Sen. Mike Lee, a Utah Republican, told nonprofit officials on Tuesday that he wants to expand a newly created tax deduction available to people who don't itemize their tax returns. His plan would allow American families to claim up to $8,000 on their 2019 taxes, far more than the $300 break passed this spring.
Lee's comments came during a virtual town-hall meeting hosted by the National Council of Nonprofits on Tuesday that featured a bipartisan group of lawmakers. In addition to Lee, the other Republican attending was Sen. James Lankford of Oklahoma. Democrats participating were Senators Chris Coons of Delaware, Amy Klobuchar of Minnesota, and Jeanne Shaheen, of New Hampshire.
"What we're hoping to do, I think, is to push now for the expansion to one-third of the standard deduction for tax years 2019 and 2020," said Lee.
The proposed universal charitable deduction builds on a temporary $300 universal charitable deduction signed into law as part of the Cares Act. Lee said the plan would allow single people to deduct up to $4,000 and married couples up to $8,000.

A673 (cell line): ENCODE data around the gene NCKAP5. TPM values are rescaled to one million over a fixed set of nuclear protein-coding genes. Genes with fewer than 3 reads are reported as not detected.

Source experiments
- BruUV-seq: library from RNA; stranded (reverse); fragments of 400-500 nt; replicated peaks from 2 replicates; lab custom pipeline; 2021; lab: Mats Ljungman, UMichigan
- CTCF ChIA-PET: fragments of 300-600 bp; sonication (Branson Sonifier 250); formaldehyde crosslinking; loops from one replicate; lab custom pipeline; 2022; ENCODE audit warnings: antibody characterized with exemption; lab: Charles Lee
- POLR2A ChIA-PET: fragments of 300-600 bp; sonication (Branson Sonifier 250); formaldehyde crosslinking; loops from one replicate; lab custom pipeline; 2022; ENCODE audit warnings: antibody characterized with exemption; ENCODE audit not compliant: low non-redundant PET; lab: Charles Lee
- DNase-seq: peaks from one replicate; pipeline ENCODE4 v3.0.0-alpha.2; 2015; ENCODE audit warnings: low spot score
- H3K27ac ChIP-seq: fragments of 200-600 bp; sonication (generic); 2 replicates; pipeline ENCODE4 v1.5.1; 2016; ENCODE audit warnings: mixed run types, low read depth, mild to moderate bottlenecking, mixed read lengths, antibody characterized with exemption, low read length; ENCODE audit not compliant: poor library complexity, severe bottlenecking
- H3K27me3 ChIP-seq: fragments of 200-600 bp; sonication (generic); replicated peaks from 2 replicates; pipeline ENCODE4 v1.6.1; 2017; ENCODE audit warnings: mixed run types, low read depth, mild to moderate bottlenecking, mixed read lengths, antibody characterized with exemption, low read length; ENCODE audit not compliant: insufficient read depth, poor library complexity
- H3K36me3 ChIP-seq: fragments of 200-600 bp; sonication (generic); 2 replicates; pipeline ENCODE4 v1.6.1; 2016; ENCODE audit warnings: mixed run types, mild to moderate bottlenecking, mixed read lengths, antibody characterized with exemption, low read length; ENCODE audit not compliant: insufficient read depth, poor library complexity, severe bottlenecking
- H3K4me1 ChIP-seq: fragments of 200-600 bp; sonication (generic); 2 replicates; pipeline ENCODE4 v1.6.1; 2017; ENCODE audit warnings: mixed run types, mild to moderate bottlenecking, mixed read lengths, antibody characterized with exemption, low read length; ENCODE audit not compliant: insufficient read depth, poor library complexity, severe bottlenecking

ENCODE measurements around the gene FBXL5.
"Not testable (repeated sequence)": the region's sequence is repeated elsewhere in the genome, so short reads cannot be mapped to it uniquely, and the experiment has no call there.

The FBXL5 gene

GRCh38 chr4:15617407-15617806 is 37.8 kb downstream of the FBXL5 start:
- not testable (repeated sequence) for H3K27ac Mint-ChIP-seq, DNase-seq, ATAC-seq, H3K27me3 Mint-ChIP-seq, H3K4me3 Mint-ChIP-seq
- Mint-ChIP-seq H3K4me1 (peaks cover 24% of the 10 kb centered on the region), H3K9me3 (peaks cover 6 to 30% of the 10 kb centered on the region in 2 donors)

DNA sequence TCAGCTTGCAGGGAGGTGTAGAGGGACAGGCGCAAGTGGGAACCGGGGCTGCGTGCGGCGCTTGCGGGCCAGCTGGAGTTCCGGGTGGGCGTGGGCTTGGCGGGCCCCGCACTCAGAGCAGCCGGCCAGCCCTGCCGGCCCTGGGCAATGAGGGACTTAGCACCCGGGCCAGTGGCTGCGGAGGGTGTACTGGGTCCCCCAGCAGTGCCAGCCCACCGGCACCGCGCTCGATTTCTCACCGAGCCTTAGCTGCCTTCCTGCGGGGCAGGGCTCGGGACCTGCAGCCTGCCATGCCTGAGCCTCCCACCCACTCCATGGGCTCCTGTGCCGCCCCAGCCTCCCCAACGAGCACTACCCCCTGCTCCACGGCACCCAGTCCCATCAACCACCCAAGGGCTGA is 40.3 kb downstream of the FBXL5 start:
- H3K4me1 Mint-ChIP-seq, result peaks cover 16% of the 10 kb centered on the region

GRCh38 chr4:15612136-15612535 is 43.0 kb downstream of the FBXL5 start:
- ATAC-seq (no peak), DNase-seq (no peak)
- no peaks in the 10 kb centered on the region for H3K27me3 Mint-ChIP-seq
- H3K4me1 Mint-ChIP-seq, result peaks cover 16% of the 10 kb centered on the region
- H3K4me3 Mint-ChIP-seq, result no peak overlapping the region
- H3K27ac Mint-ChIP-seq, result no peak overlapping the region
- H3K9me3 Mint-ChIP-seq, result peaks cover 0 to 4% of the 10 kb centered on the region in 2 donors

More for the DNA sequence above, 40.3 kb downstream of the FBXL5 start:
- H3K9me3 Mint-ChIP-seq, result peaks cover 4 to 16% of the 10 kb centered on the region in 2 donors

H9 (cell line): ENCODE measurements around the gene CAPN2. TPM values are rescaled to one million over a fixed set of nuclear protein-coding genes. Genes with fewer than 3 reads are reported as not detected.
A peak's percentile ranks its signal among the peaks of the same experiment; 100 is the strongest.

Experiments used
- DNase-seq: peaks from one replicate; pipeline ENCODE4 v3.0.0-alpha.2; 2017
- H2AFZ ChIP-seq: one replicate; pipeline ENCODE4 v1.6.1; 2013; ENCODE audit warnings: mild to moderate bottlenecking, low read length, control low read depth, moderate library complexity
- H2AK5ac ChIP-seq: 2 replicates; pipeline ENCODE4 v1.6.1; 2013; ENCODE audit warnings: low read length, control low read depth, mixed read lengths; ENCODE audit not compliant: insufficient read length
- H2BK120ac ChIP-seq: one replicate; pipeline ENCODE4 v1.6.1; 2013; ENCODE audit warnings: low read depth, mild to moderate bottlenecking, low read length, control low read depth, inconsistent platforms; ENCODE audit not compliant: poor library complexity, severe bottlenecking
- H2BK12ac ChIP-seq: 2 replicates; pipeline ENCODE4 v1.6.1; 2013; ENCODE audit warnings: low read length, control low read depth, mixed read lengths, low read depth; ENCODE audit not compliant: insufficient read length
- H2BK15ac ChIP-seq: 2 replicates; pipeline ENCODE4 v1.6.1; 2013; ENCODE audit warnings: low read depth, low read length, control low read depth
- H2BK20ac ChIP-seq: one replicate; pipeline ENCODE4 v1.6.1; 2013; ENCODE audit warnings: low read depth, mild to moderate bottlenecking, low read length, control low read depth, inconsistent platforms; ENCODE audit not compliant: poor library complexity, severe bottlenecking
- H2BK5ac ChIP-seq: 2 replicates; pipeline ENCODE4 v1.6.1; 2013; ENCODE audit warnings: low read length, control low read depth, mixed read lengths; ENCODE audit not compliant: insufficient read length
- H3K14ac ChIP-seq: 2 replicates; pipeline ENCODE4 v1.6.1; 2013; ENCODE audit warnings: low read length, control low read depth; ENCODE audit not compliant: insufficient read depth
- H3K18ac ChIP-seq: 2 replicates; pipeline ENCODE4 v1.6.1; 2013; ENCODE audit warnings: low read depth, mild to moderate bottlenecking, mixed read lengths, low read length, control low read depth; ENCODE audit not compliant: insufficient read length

Nonprofit advocates have for years pushed for a charitable deduction available to people who do not itemize on their returns. They stepped up those efforts after a law passed in 2017 greatly reduced the number of Americans who itemize to about 10 percent. Researchers say nearly a quarter of people itemized before the law changed.
While the details of the proposal are still being worked out and could change, Lankford said taxpayers might still be required to retain some records of their charitable giving for potential audits. Even so, he said he doubted many would be audited.
Lee led an effort last year that recommended a significant overhaul of the charitable deduction.